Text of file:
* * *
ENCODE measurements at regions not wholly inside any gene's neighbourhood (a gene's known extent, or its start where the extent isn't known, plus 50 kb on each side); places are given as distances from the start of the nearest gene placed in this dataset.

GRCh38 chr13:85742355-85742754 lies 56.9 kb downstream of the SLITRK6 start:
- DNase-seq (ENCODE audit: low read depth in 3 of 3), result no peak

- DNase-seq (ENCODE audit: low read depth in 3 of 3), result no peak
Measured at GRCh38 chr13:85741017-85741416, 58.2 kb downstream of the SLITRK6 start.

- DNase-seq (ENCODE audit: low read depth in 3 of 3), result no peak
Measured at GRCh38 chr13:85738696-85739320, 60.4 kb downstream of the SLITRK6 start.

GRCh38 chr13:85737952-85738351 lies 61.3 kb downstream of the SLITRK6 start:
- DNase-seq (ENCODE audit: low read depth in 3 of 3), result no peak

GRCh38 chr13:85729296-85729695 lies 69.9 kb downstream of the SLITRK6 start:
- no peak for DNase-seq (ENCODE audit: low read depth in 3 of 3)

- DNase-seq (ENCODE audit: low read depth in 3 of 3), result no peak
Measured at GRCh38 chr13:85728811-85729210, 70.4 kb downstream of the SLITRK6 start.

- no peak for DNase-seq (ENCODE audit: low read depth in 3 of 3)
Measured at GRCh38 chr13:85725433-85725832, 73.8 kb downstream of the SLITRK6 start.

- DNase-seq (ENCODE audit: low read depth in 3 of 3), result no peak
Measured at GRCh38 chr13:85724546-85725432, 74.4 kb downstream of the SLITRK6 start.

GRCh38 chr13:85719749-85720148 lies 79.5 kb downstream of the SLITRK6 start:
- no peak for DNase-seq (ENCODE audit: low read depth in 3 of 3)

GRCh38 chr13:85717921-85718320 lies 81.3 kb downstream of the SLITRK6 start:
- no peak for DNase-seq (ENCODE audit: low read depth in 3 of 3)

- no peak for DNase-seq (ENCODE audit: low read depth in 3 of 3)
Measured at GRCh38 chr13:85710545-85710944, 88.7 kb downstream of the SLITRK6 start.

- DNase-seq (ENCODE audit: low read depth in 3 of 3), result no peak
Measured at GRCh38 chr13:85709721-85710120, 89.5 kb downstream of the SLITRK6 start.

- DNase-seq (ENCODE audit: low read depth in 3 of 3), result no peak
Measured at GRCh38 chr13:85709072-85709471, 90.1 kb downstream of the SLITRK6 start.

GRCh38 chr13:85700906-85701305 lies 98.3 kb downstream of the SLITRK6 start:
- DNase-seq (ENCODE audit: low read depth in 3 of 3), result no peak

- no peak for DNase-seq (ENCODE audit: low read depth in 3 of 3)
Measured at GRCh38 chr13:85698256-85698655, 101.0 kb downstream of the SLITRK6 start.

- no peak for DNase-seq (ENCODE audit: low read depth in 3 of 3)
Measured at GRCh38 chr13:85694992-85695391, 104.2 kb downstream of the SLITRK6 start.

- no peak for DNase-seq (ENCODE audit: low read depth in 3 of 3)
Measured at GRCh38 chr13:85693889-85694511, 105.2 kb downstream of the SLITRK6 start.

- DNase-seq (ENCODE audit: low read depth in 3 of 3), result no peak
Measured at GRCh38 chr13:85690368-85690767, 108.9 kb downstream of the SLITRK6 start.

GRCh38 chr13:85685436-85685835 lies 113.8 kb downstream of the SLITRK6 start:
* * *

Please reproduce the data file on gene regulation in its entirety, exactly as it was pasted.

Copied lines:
ENCODE measurements at regions not wholly inside any gene's neighbourhood (a gene's known extent, or its start where the extent isn't known, plus 50 kb on each side); places are given as distances from the start of the nearest gene placed in this dataset.

GRCh38 chr13:85742355-85742754 lies 56.9 kb downstream of the SLITRK6 start:
- DNase-seq (ENCODE audit: low read depth in 3 of 3), result no peak

- DNase-seq (ENCODE audit: low read depth in 3 of 3), result no peak
Measured at GRCh38 chr13:85741017-85741416, 58.2 kb downstream of the SLITRK6 start.

- DNase-seq (ENCODE audit: low read depth in 3 of 3), result no peak
Measured at GRCh38 chr13:85738696-85739320, 60.4 kb downstream of the SLITRK6 start.

GRCh38 chr13:85737952-85738351 lies 61.3 kb downstream of the SLITRK6 start:
- DNase-seq (ENCODE audit: low read depth in 3 of 3), result no peak

GRCh38 chr13:85729296-85729695 lies 69.9 kb downstream of the SLITRK6 start:
- no peak for DNase-seq (ENCODE audit: low read depth in 3 of 3)

- DNase-seq (ENCODE audit: low read depth in 3 of 3), result no peak
Measured at GRCh38 chr13:85728811-85729210, 70.4 kb downstream of the SLITRK6 start.

- no peak for DNase-seq (ENCODE audit: low read depth in 3 of 3)
Measured at GRCh38 chr13:85725433-85725832, 73.8 kb downstream of the SLITRK6 start.

- DNase-seq (ENCODE audit: low read depth in 3 of 3), result no peak
Measured at GRCh38 chr13:85724546-85725432, 74.4 kb downstream of the SLITRK6 start.

GRCh38 chr13:85719749-85720148 lies 79.5 kb downstream of the SLITRK6 start:
- no peak for DNase-seq (ENCODE audit: low read depth in 3 of 3)

GRCh38 chr13:85717921-85718320 lies 81.3 kb downstream of the SLITRK6 start:
- no peak for DNase-seq (ENCODE audit: low read depth in 3 of 3)

- no peak for DNase-seq (ENCODE audit: low read depth in 3 of 3)
Measured at GRCh38 chr13:85710545-85710944, 88.7 kb downstream of the SLITRK6 start.

- DNase-seq (ENCODE audit: low read depth in 3 of 3), result no peak
Measured at GRCh38 chr13:85709721-85710120, 89.5 kb downstream of the SLITRK6 start.

- DNase-seq (ENCODE audit: low read depth in 3 of 3), result no peak
Measured at GRCh38 chr13:85709072-85709471, 90.1 kb downstream of the SLITRK6 start.

GRCh38 chr13:85700906-85701305 lies 98.3 kb downstream of the SLITRK6 start:
- DNase-seq (ENCODE audit: low read depth in 3 of 3), result no peak

- no peak for DNase-seq (ENCODE audit: low read depth in 3 of 3)
Measured at GRCh38 chr13:85698256-85698655, 101.0 kb downstream of the SLITRK6 start.

- no peak for DNase-seq (ENCODE audit: low read depth in 3 of 3)
Measured at GRCh38 chr13:85694992-85695391, 104.2 kb downstream of the SLITRK6 start.

- no peak for DNase-seq (ENCODE audit: low read depth in 3 of 3)
Measured at GRCh38 chr13:85693889-85694511, 105.2 kb downstream of the SLITRK6 start.

- DNase-seq (ENCODE audit: low read depth in 3 of 3), result no peak
Measured at GRCh38 chr13:85690368-85690767, 108.9 kb downstream of the SLITRK6 start.

GRCh38 chr13:85685436-85685835 lies 113.8 kb downstream of the SLITRK6 start: